I generally steer clear of the Daily Beast, but found this little nugget in the article interesting:

"...Hasan Hagali, the top commander for Suqour al-Jabal and a former captain in the Syrian Arab Army, explained via Skype to The Daily Beast: “Yesterday, at 5:30 p.m. a base belonging to Suqour al-Jabal was targeted in two air raids in Mansoura... ...That’s our main arms depot, where we supply all our units. At the same exact time—5:30 p.m.—ISIS sent a car bomb against us in Deir Jemal, against our base. This is about 130 kilometers away from Mansoura.” An earlier ISIS attack against a Suqour al-Jabal frontline position, he added, occurred in Ehres, also in western Aleppo, at around 3 o'clock. But ISIS locations in the province, no doubt equally visible from the air, were left unscathed by the Russians..."

The interesting part (if any of it is true) is that Suqour al-Jabal is one of those ex-FSA outfits that quit and pledged allegiance to the Islamic Front head-choppers almost two years ago. So these Idlib Civil Defense guys were apparently clearing UXO from a head-chopper ammunition depot, not a schoolyard or anything like that. Unless the ammunition depot was in the schoolyard.

The humorous part is the 'top commander' of a head-chopper outfit is whining in the quote about how those darn Russians didn't attack ISIS (who was attacking him a couple of hours earlier) even though ISIS would have been just as good of a target visibility-wise. That's just not fair!

Ishmael Zechariah

re: "Turkey will not stand by as the Shiite Crescent is again stabbed through the heart of Islam".

We will cheer on all tayyiban who wish to go and die, but TSK will NOT fight in Syria. Want to bet? Bottle of Lagavulin, 16yr?
Ishmael Zechariah

ex-PFC Chuck

Although there are some hard core neocons affiliated with it, our host has pointed out that they do have some quite level headed people on staff. To wit:

You can probably find more with a google search on "sic semper tyrannis" and "institute for the study of war".

Paveway Mk IV

Degringolade re ISW (my opinion): informative and nicely packaged information, but driven by a strong undercurrent of what people describe as neoconservatism and Syrian pro-rebel, Ukrainian pro-government bias. Founded by Kimberly Kagan and related to a group of similarly-themed think-tanks. ISW focuses much of it's material on the Syrian and Ukraine conflicts because it's only a few years old, i.e, it wasn't around during the Iraqi war.

Most of the young authors are a step above the superficial analysis of the average grad student and write better, but you're not going to find much critical thought or seasoned reasoning there. The articles and reports are sprinkled with the occasional nugget of what seems like 'inside info' that lends their work some sense of authority, but the bulk of it seems like buckets of academic facts hand-picked to (weakly, IMHO) support their assertions or conclusions. I'm sure it has it's fans on Capitol Hill and it's undoubtedly loved by the MIC. Maybe may here - I'm not sure.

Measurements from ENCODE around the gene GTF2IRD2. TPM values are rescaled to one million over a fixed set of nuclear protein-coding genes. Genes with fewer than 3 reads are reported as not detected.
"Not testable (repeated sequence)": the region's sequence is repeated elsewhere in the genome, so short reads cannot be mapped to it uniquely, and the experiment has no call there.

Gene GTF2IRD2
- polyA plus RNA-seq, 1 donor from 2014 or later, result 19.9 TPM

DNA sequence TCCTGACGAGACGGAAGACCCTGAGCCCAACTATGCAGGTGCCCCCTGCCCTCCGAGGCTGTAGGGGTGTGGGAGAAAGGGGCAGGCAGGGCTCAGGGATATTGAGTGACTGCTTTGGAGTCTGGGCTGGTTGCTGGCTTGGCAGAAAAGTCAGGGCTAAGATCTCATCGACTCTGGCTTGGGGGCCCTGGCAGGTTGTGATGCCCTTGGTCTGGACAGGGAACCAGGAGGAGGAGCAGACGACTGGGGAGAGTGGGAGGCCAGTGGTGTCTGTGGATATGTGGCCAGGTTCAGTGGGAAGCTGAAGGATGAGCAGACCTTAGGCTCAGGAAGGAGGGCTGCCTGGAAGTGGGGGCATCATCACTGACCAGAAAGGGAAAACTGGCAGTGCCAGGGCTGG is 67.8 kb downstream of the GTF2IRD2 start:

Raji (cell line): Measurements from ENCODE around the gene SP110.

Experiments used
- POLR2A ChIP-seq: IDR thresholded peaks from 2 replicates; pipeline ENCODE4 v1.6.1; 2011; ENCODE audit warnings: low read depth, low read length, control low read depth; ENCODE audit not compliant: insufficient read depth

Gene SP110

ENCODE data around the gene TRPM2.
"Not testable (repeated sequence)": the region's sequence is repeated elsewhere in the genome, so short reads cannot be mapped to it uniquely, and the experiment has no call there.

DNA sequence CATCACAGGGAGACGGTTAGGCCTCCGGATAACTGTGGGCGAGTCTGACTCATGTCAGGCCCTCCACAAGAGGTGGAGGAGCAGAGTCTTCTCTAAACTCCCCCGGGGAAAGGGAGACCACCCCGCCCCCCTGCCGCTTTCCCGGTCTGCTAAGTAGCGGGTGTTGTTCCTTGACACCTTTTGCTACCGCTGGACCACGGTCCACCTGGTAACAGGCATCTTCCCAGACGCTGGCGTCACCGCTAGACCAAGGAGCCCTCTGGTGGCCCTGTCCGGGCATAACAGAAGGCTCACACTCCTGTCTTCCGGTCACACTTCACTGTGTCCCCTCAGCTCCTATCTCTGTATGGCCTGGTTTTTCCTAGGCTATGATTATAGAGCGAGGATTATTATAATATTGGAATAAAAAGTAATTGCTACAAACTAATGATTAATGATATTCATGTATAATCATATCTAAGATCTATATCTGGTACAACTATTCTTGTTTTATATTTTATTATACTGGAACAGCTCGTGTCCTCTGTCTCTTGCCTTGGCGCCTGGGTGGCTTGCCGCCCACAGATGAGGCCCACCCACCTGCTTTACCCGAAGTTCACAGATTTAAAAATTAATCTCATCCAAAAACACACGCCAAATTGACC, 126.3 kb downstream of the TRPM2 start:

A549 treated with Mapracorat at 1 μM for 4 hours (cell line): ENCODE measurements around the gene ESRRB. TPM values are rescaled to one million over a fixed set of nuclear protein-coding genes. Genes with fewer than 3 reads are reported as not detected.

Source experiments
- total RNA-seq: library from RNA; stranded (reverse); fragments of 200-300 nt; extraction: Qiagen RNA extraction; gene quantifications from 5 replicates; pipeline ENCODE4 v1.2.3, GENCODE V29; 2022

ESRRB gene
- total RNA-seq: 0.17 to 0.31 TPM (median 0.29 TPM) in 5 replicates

I don't mean to disparage it as much as I probably sound - I try to read everything there even though I disagree with many of their positions or conclusions. The internet is the most superb confirmation-bias enabler ever invented, but it's also the antidote. And they may be right about everything - I don't know.

For a much more decidedly antagonistic description of ISW, you can read how the haters describe it in this article regarding the Elizabeth O'Bagy affair a couple of years ago. I link it because it lays out most of the behind-the-scenes connections and people that supposedly influence it:



Now that's a serious prize.

Babak Makkinejad

Ottomans - being fellow inheritors of the Seljuk culture & civilization - were closer to Shia Iran in their love of the Household of the Prophet than Sunni Arabs were in more than a millennia - in my opinion.

Babak Makkinejad

I agree, Turkey will do nothing overt in Syria.

Babak Makkinejad

Yes, I have noticed that as well, an obsession it is and has been for 200 years and you & I are not going to be able to alter it. It is just the way they are.


Or another party/parties fired "4" objects of some sort opportunistically into Iran under cover of the "26" verbiage.

But failure rate, as you say, is an oh-so real but too often neglected news item.

If all these tales of recent days comprise substantial misdirection, yours truly would not be surprised.


Given that it's two "unnamed officials", and CNN,

It's probably as valid as the drawings of Mobile Chemical Weapons Factories.